A recent Congressional Budget Office report on inequality has been drawing headlines for finding that inequality is on the rise. Given the Occupy Wall Street protests focused on the 1 percent vs. 99 percent narrative, the paper couldn’t be more timely.
The report actually doesn’t contain much new information — we’ve known for a while that many measures of inequality have been rising — but it does contain a number of stark charts like this one:
As I’ve argued at length before, in many ways the rich are getting richer while the middle class isn’t doing quite as well, but the way these statistics are reported, including in this newest CBO report, exaggerates the size and nature of the problem. For an interesting and informed explanation of how the stats on inequality can be misleading, I’d recommend this Econtalk podcast with University of Chicago economist Bruce Meyer. But I’d also recommend this chart from Political Calculations, which cuts to the heart of the matter by showing the trend of the Gini Coefficient, a commonly-used measure of inequality, for U.S. individuals over the period 1994-2010:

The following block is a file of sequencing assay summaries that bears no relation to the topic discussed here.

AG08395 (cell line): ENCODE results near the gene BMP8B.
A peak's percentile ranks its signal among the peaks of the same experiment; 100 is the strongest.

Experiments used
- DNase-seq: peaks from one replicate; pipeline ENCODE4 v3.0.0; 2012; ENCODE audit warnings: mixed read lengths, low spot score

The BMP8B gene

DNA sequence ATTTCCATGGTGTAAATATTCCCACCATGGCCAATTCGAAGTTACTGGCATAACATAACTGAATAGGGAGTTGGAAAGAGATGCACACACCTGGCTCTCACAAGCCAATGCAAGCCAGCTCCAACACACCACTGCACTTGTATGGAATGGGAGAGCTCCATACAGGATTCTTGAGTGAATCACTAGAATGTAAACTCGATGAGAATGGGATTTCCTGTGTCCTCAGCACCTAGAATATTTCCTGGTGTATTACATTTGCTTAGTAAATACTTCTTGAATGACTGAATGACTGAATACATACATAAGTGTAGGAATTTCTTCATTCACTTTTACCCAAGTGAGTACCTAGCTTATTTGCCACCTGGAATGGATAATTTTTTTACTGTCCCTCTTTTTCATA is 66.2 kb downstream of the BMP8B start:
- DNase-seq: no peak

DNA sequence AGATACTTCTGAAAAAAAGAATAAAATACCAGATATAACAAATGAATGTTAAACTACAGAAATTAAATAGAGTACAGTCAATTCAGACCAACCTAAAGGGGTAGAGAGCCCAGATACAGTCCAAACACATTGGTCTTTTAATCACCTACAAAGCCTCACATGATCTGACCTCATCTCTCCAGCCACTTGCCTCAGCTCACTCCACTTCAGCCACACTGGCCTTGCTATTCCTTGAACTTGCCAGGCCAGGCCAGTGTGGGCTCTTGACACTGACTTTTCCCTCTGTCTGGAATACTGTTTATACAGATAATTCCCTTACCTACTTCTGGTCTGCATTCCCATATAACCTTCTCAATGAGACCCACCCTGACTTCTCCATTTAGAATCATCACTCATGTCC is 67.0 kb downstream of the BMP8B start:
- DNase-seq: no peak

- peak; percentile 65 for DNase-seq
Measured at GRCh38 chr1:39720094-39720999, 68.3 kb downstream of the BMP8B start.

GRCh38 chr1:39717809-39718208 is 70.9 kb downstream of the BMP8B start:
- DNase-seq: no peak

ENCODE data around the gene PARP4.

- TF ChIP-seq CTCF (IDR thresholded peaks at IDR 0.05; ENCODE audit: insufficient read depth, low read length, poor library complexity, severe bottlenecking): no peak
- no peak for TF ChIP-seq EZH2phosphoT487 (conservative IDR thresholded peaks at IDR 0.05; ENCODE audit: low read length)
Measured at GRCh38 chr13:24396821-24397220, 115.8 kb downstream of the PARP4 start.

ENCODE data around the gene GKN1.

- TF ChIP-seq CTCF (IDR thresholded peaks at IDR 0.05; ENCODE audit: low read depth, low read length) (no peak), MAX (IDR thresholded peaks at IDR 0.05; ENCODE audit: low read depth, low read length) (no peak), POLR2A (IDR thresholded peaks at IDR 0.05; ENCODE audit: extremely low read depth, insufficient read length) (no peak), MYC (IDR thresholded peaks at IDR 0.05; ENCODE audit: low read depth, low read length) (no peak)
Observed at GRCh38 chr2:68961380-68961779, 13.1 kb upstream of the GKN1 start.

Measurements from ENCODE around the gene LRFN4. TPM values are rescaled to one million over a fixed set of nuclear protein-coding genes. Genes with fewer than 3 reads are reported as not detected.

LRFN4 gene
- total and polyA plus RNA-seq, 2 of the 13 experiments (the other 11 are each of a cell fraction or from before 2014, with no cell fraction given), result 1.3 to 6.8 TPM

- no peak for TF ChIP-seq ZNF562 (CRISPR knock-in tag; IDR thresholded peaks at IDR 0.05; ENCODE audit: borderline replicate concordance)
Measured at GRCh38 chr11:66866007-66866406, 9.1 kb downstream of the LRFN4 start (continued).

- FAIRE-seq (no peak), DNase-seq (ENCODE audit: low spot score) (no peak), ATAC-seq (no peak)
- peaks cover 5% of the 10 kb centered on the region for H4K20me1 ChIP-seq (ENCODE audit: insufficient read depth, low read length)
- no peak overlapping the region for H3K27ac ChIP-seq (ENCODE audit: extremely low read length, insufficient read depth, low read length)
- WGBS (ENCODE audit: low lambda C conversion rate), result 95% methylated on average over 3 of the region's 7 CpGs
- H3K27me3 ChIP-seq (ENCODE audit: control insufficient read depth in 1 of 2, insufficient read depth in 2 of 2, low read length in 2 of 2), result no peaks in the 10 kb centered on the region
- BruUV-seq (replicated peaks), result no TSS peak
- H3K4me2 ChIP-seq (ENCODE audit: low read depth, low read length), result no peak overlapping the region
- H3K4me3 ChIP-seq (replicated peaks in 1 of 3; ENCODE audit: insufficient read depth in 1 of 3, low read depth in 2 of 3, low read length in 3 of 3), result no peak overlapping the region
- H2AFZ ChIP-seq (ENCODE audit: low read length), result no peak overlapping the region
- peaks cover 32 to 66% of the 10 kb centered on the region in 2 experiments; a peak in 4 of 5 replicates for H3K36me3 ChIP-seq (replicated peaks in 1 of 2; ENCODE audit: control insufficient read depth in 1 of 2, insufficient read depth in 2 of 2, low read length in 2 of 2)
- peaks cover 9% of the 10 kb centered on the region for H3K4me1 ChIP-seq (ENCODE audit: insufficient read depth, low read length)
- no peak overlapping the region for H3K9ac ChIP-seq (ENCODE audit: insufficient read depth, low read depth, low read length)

It’s totally flat, indicating no increase in inequality at all over the past 15 years or so. The reason that it differs so drastically from the CBO chart above is that it captures what’s happened to individuals as opposed to households. Household formation has changed significantly over the past 40 years, leading to correspondingly large changed in measurements of incomes and inequality at the household level.
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